Results for 'Laura Perovich'

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  1.  42
    Balancing Benefits and Risks of Immortal Data.Oscar A. Zarate, Julia Green Brody, Phil Brown, Monica D. Ramirez-Andreotta, Laura Perovich & Jacob Matz - 2015 - Hastings Center Report 46 (1):36-45.
    An individual's health, genetic, or environmental-exposure data, placed in an online repository, creates a valuable shared resource that can accelerate biomedical research and even open opportunities for crowd-sourcing discoveries by members of the public. But these data become “immortalized” in ways that may create lasting risk as well as benefit. Once shared on the Internet, the data are difficult or impossible to redact, and identities may be revealed by a process called data linkage, in which online data sets are matched (...)
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  2.  9
    Laura Nader: letters to and from an anthropologist.Laura Nader - 2020 - Ithaca [New York]: Cornell University Press.
    Laura Nader is a towering figure as anthropologist, teacher, and public intellectual. Her letters give a glimpse of academic life mostly unseen by academics and by the general public. The collection includes letters from academic colleagues, but it also contains correspondence from lawyers, politicians, citizens, people on death row, Peace Corps workers, members of the military, scientists, and more.
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  3. Nauka i nauchnoe tvorchestvo.V. D. Alʹperovich, V. T. Burdov & M. M. Karpov (eds.) - 1985 - Rostov-na-Donu: Izd-vo Rostovskogo universiteta.
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  4.  3
    Philosophical Reflection on Mysticism.Anthony Novak Perovich - 2010 - In Charles Taliaferro, Paul Draper & Philip L. Quinn (eds.), A Companion to Philosophy of Religion. Oxford, UK: Wiley‐Blackwell. pp. 702–709.
    This chapter contains sections titled: Mainstream Philosophy of Mysticism Constructivism Anti‐“experientialism” Feminism Concluding Remarks Works cited.
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  5. Interpreting Quantum Theories: The Art of the Possible.Laura Ruetsche - 2011 - Oxford, GB: Oxford University Press UK.
    Philosophers of quantum mechanics have generally addressed exceedingly simple systems. Laura Ruetsche offers a much-needed study of the interpretation of more complicated systems, and an underexplored family of physical theories, such as quantum field theory and quantum statistical mechanics, showing why they repay philosophical attention. She guides those familiar with the philosophy of ordinary QM into the philosophy of 'QM infinity', by presenting accessible introductions to relevant technical notions and the foundational questions they frame--and then develops and defends answers (...)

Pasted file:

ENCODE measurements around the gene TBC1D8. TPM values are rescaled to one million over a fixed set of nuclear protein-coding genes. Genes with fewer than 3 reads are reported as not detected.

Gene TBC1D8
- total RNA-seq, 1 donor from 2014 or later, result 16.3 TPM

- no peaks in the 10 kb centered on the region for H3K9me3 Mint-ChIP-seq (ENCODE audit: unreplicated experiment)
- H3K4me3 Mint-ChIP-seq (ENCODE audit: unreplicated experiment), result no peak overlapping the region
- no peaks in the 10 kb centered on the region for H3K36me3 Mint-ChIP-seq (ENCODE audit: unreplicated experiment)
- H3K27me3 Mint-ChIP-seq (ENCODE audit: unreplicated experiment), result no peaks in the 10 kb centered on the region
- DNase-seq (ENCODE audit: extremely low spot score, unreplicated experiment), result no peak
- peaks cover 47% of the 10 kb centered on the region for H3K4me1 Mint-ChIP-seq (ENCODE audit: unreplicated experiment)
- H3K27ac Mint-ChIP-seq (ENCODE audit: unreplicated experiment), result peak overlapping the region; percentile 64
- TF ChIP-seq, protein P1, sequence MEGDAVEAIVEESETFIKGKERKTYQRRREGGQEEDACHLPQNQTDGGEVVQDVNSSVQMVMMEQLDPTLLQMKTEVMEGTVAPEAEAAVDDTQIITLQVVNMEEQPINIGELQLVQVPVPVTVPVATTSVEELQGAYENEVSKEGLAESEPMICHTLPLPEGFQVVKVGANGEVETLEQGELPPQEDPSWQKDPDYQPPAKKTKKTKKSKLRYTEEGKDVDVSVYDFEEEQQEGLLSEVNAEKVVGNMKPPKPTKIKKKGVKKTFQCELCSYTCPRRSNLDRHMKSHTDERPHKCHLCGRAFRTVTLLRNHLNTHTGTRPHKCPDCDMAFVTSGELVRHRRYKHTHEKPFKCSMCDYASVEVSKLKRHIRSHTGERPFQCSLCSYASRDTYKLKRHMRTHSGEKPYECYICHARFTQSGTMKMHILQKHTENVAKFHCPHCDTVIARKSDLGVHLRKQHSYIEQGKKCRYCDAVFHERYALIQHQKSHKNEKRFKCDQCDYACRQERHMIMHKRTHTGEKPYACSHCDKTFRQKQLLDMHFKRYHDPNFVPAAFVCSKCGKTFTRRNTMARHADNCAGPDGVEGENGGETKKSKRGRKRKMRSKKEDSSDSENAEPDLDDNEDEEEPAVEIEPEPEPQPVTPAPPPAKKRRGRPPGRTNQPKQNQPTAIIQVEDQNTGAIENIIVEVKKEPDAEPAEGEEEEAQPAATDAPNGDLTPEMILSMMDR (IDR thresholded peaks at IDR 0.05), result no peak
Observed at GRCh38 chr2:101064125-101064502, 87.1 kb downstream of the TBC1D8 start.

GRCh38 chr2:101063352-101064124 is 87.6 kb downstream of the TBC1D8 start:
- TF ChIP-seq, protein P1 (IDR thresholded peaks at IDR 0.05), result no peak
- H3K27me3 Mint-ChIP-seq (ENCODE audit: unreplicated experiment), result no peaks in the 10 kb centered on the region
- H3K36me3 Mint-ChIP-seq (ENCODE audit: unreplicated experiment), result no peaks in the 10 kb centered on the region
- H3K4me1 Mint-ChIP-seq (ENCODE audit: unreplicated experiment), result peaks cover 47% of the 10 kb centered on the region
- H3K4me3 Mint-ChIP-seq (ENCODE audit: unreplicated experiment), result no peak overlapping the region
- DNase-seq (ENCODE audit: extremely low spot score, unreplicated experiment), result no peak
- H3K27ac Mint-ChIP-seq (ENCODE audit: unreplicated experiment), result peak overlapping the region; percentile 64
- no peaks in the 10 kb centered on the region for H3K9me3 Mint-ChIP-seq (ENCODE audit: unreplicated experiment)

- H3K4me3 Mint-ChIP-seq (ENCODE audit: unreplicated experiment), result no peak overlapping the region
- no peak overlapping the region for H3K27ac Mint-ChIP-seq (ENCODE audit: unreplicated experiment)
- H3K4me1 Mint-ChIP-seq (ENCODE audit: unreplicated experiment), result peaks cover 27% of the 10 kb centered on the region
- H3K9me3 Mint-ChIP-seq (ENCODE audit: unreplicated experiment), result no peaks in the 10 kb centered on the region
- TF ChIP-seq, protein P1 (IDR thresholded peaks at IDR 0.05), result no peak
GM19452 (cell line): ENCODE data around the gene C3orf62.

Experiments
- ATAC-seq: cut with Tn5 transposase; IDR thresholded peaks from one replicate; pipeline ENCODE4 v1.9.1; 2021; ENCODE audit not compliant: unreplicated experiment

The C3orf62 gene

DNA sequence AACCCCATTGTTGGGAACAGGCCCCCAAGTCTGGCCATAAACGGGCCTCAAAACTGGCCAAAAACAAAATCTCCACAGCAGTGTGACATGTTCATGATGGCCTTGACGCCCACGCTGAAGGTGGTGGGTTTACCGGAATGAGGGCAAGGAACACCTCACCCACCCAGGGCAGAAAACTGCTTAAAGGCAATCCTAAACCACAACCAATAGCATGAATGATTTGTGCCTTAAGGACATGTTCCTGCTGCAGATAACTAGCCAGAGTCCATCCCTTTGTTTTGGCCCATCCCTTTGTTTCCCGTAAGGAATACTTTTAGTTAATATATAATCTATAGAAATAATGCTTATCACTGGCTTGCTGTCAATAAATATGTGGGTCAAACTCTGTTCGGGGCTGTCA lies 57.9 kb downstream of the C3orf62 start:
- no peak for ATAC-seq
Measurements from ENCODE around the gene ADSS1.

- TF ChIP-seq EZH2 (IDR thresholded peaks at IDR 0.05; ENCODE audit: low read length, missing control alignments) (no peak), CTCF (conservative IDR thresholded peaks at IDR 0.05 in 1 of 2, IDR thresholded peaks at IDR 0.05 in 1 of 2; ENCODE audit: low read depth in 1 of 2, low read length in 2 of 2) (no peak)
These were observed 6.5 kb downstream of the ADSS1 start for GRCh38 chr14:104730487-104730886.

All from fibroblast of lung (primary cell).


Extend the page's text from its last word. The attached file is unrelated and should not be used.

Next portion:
6.  28
    A Comprehensive and Comprehensible Survey of Modern Philosophy.Perovich - 1990 - Teaching Philosophy 13 (3):227-231.
  7. Free Will: A Philosophical Study.Laura Waddell Ekstrom - 1999 - Boulder, Colo.: Westview.
    In this comprehensive new study of human free agency, Laura Waddell Ekstrom critically surveys contemporary philosophical literature and provides a novel account of the conditions for free action. Ekstrom argues that incompatibilism concerning free will and causal determinism is true and thus the right account of the nature of free action must be indeterminist in nature. She examines a variety of libertarian approaches, ultimately defending an account relying on indeterministic causation among events and appealing to agent causation only in (...)
     
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  8. Normative Concepts: A Connectedness Model.Laura Schroeter - 2014 - Philosophers' Imprint 14.
    This paper proposes a new relational account of concepts and shows how it is particularly well suited to characterizing normative concepts. The key advantage of our ‘connectedness’ model is that it explains how subjects can share the same normative concepts despite radical divergences in the descriptive or motivational commitments they associate with them. The connectedness model builds social and historical facts into the foundations of concept identity. This aspect of the model, we suggest, reshapes normative epistemology and provides new resources (...)
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  9. A Rebuttal of Nussbaum Laura Cannon.Laura Cannon - 2005 - In Barbara S. Andrew, Jean Clare Keller & Lisa H. Schwartzman (eds.), Feminist Interventions in Ethics and Politics: Feminist Ethics and Social Theory. Rowman & Littlefield Publishers. pp. 97.
  10. Visual pleasure and narrative cinema.Laura Mulvey - 2010 - In Marc Furstenau (ed.), The Film Theory Reader: Debates and Arguments. Routledge.
  11.  32
    Ethics And The Individuation Of The Self: Royce's “Dash Of Fichte”.Anthony Perovich - 2016 - Transactions of the Charles S. Peirce Society 52 (2):166.
    On the evening of August 30, 1895, Josiah Royce addressed the Philosophical Union of his alma mater, the University of California at Berkeley, taking as his topic “The Conception of God.” Also speaking that evening were Royce’s former professor, Joseph LeConte, and his former student, Samuel Mezes, but his severest critic at the podium was the organizer of the event, Royce’s friend and rival, George Holmes Howison. In this “battle of the giants,” as the newspaper descriptions characterized it,1 Howison criticized (...)